It is possible for people to put a lot of time and effort into trying to make their case in family court. They may still not get the decision they believe is fair. It is also possible that errors were made by the judge deciding the case. There is a mechanism in place for making certain judges act appropriately and correctly apply legal standards. This is known as the appeal process.
Challenge A Ruling
When a person wants to challenge the ruling of a New York family court, they or their attorney can file an appeal. This is a request for a higher court to review the decision made by the family court. It’s important to realize the appellate court is not rehearing the case that was presented. People are not permitted to submit any new evidence. The Appellate court will only be reviewing the trial record. They will try to determine if a judge acted with proper discretion. Should an appellate court determine the judge acted appropriately, the decision given by the New York family court will be upheld.
In the state of New York, a person who wants to proceed with an appeal must be an aggrieved party. This is the individual or entity that does not get the decision they request during a court trial. Once a person is able to prove they are an aggrieved party, they must make certain the court’s decision is appealable at that juncture. Most things in family court are appealable. It’s even possible to appeal orders of support. The responsible appellate court will make every effort to provide a speedy trial in this situation. Temporary orders issued by the New York Supreme Court are also appealable. Most final judgments are appealable. A temporary order that effects a final judgment can also be reviewed on appeal.
Grounds For Appeals
It is possible for a person to believe a judge made a mistake in their case. It’s important for a person to know if they have grounds for an appeal. The legal grounds for an appeal are limited in scope to errors in fact and the law. This could happen in a situation where a state law requires a parent to complete some type of counseling prior to being awarded custody rights. Should a judge ignore the counseling requirement and still grant custody rights, this is considered a direct violation of the law. When a mistake in fact occurs, it happens when a judge renders a decision that no other reasonable person could have concluded based on the evidence that was presented. This could be relevant in a situation where a judge awards sole custody to an unemployed parent convicted of drug use and several counts of sexual assault against children. At the same time, there is overwhelming evidence the other parent is far more fit to provide care for the child.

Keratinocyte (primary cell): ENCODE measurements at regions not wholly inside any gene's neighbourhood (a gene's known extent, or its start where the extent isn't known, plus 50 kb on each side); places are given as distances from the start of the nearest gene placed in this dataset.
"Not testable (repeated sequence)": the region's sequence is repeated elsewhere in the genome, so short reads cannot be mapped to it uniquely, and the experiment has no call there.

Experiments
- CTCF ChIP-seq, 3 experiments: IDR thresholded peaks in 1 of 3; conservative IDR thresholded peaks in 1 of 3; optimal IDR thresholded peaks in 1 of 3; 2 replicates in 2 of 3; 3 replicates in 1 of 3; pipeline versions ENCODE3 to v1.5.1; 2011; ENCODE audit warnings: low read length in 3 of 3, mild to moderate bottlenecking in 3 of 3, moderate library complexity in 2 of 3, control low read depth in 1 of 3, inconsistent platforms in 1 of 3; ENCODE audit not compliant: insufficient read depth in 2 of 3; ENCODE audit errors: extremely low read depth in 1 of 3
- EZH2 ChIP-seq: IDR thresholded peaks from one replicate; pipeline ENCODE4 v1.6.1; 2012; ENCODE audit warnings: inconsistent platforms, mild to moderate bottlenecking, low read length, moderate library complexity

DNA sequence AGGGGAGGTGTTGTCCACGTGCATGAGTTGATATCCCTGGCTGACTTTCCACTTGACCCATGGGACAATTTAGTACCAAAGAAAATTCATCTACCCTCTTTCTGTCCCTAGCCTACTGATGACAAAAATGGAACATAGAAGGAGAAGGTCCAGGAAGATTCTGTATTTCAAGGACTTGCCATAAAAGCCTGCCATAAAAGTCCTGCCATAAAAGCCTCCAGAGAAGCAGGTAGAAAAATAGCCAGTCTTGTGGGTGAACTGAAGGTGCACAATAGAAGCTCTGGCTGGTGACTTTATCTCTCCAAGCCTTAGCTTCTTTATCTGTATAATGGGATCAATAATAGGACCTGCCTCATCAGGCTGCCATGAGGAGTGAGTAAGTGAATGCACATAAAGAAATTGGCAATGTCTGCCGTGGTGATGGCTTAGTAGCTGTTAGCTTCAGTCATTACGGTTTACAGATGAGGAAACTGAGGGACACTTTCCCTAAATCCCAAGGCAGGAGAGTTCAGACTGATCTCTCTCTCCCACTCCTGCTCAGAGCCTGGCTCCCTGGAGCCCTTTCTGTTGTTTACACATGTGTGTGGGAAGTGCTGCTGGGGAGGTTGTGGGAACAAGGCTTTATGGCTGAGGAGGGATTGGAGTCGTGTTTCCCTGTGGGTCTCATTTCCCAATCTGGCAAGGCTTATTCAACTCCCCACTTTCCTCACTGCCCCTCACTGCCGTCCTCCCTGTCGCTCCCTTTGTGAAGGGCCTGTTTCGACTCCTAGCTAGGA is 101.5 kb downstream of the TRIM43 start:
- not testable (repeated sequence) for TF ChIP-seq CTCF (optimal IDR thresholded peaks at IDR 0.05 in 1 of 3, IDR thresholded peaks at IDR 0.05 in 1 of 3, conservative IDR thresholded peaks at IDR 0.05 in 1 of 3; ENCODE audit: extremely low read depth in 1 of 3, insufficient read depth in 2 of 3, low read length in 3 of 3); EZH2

The appeal process may begin when a Notice of Appeal is filed with the New York family court. There is a specified deadline for filing a Notice of Appeal. It is determined by New York state law. A person will have up to 60 days from the date they receive a court’s decision to file. When a notice is filed, it should provide all basic information concerning the case. A copy of the notice also needs to be delivered to the opposing party. Once an appeal is filed, the appellate court will request the individual filing the motion to obtain file transcripts for any possible hearings that could be held in the family court. A written brief will also have to be filed with the appellate court. This should explain the basis for the appeal and be followed by an oral argument. The appellate court will review the case and issue a ruling. The court will either affirm or reverse a lower court’s decision. It could also remand the matter for retrial. The entire process from start to finish could take up to twelve months. The process can be expedited if the party bringing the action can show a delay will cause harm. Expediting the appeals process is a common request in cases involving the welfare of a child.
The highest appellate court in New York State is the New York Court of Appeals. When a person appeals a decision, the appropriate Appellate Divisions will make a final decision on the appeal. It is possible for the New York Court of Appeals to provide opinions on questions of law on cases being reviewed by different Appellate Divisions.